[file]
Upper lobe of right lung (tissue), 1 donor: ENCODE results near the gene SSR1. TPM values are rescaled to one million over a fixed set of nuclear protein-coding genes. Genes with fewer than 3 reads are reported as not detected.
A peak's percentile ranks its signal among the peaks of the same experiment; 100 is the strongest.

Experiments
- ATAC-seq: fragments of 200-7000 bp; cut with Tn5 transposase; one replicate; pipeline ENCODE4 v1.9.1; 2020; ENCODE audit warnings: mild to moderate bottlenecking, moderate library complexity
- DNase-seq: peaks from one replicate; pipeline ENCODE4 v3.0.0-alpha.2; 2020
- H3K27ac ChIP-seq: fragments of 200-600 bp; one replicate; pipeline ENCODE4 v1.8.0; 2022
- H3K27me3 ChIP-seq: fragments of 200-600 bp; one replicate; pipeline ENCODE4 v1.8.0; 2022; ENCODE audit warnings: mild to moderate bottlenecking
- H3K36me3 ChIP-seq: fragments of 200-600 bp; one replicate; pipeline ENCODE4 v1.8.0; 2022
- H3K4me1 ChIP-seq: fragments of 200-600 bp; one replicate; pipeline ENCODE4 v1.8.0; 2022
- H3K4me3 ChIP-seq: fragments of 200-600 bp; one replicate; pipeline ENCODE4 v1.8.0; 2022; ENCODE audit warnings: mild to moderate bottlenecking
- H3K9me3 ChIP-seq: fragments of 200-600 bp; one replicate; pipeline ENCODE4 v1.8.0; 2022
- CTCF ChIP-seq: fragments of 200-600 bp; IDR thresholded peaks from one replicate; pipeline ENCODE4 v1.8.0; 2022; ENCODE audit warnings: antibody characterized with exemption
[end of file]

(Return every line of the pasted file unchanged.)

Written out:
Upper lobe of right lung (tissue), 1 donor: ENCODE results near the gene SSR1. TPM values are rescaled to one million over a fixed set of nuclear protein-coding genes. Genes with fewer than 3 reads are reported as not detected.
A peak's percentile ranks its signal among the peaks of the same experiment; 100 is the strongest.

Experiments
- ATAC-seq: fragments of 200-7000 bp; cut with Tn5 transposase; one replicate; pipeline ENCODE4 v1.9.1; 2020; ENCODE audit warnings: mild to moderate bottlenecking, moderate library complexity
- DNase-seq: peaks from one replicate; pipeline ENCODE4 v3.0.0-alpha.2; 2020
- H3K27ac ChIP-seq: fragments of 200-600 bp; one replicate; pipeline ENCODE4 v1.8.0; 2022
- H3K27me3 ChIP-seq: fragments of 200-600 bp; one replicate; pipeline ENCODE4 v1.8.0; 2022; ENCODE audit warnings: mild to moderate bottlenecking
- H3K36me3 ChIP-seq: fragments of 200-600 bp; one replicate; pipeline ENCODE4 v1.8.0; 2022
- H3K4me1 ChIP-seq: fragments of 200-600 bp; one replicate; pipeline ENCODE4 v1.8.0; 2022
- H3K4me3 ChIP-seq: fragments of 200-600 bp; one replicate; pipeline ENCODE4 v1.8.0; 2022; ENCODE audit warnings: mild to moderate bottlenecking
- H3K9me3 ChIP-seq: fragments of 200-600 bp; one replicate; pipeline ENCODE4 v1.8.0; 2022
- CTCF ChIP-seq: fragments of 200-600 bp; IDR thresholded peaks from one replicate; pipeline ENCODE4 v1.8.0; 2022; ENCODE audit warnings: antibody characterized with exemption